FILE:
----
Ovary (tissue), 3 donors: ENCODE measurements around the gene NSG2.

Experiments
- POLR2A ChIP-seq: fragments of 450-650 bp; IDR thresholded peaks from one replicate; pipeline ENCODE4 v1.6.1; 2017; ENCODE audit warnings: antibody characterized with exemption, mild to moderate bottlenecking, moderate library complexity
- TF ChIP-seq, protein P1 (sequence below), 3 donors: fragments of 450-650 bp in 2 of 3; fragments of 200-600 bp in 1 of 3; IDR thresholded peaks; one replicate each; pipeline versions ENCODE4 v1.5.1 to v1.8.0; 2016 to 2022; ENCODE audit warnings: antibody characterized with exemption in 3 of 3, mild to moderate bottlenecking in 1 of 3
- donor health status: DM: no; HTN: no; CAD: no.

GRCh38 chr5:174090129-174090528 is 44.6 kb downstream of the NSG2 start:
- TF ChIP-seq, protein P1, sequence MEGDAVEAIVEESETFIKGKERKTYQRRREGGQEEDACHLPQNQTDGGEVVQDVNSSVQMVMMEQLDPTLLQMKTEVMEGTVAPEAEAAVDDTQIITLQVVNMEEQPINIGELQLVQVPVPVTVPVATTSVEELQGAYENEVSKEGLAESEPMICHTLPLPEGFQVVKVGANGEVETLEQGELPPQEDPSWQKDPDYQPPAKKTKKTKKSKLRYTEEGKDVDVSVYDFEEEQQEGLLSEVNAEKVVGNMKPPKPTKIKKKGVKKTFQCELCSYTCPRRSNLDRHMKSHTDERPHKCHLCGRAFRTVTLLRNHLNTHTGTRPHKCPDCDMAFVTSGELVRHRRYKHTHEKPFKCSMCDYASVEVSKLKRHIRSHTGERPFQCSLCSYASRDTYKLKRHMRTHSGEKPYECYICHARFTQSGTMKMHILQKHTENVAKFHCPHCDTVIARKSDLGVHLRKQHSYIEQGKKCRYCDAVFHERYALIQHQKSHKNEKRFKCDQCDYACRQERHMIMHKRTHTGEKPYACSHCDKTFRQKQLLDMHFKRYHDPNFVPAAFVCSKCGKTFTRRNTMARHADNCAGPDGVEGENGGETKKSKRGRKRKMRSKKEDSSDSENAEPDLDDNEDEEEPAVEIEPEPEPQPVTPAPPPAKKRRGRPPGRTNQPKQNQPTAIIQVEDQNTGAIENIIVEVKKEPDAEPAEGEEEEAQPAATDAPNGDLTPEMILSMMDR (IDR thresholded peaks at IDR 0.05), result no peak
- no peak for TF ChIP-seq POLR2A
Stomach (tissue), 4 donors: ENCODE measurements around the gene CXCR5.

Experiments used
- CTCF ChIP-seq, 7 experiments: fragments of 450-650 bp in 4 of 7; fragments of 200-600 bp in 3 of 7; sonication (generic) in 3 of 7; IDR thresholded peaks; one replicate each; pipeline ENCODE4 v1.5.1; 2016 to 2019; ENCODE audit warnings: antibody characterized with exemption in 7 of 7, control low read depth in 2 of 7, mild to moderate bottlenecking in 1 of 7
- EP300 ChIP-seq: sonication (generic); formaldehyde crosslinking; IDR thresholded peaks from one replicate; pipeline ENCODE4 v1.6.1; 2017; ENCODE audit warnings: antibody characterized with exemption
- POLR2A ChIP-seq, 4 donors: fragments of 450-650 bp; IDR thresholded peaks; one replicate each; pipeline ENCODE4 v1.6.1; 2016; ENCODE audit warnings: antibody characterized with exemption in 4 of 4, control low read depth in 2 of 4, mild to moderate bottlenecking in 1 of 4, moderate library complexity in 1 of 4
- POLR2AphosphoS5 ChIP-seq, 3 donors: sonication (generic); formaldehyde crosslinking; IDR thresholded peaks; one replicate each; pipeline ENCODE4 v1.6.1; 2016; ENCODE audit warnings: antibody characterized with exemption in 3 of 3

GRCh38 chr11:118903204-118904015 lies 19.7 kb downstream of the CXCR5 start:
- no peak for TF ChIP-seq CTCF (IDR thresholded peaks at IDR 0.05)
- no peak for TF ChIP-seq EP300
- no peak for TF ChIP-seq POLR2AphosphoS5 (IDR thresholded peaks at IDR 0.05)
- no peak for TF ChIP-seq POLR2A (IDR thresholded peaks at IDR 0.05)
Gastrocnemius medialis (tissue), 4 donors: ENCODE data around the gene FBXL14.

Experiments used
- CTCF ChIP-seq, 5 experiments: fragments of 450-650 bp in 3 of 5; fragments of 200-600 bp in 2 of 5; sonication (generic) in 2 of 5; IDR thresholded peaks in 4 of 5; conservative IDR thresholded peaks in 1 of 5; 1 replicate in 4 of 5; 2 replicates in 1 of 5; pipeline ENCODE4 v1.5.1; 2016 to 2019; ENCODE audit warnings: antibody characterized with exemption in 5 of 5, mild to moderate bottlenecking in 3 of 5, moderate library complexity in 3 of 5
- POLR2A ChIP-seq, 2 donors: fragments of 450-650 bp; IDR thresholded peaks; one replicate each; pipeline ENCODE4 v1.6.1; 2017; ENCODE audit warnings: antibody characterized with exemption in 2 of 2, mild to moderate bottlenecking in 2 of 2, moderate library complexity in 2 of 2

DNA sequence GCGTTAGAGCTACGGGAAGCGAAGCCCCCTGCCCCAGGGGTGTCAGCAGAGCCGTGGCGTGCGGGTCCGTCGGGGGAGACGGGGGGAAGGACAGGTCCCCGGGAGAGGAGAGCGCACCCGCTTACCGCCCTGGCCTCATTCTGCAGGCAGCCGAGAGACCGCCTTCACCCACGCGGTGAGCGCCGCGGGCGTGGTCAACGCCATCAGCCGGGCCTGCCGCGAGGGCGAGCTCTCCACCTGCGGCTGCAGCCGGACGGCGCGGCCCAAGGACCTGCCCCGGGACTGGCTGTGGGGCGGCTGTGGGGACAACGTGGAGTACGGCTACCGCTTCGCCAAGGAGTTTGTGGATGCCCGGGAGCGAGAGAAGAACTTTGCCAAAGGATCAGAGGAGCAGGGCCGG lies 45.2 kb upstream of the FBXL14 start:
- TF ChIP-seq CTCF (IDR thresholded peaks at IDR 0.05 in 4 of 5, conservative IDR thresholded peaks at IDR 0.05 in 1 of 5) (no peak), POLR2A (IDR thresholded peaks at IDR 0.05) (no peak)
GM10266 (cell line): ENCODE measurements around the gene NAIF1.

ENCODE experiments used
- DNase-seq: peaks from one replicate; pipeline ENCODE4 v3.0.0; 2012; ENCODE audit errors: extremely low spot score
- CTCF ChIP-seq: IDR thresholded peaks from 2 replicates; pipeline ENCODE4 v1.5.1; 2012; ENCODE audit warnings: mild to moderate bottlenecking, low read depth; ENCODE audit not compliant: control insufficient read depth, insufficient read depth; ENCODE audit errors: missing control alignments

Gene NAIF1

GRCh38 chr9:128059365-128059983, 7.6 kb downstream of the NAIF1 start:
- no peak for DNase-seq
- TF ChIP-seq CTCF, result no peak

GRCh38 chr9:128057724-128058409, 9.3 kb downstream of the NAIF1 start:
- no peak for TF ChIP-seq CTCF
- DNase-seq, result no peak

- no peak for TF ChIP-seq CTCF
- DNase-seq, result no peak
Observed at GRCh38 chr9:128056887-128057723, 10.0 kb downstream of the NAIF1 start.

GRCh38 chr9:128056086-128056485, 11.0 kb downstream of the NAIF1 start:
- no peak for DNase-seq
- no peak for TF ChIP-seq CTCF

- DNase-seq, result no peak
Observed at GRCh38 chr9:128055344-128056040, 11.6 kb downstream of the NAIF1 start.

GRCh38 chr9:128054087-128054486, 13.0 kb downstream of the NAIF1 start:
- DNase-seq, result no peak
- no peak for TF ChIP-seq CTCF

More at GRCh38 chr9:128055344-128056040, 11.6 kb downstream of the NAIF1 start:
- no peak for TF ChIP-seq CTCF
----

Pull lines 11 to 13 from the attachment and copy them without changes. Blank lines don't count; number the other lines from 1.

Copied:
- CTCF ChIP-seq, 7 experiments: fragments of 450-650 bp in 4 of 7; fragments of 200-600 bp in 3 of 7; sonication (generic) in 3 of 7; IDR thresholded peaks; one replicate each; pipeline ENCODE4 v1.5.1; 2016 to 2019; ENCODE audit warnings: antibody characterized with exemption in 7 of 7, control low read depth in 2 of 7, mild to moderate bottlenecking in 1 of 7
- EP300 ChIP-seq: sonication (generic); formaldehyde crosslinking; IDR thresholded peaks from one replicate; pipeline ENCODE4 v1.6.1; 2017; ENCODE audit warnings: antibody characterized with exemption
- POLR2A ChIP-seq, 4 donors: fragments of 450-650 bp; IDR thresholded peaks; one replicate each; pipeline ENCODE4 v1.6.1; 2016; ENCODE audit warnings: antibody characterized with exemption in 4 of 4, control low read depth in 2 of 4, mild to moderate bottlenecking in 1 of 4, moderate library complexity in 1 of 4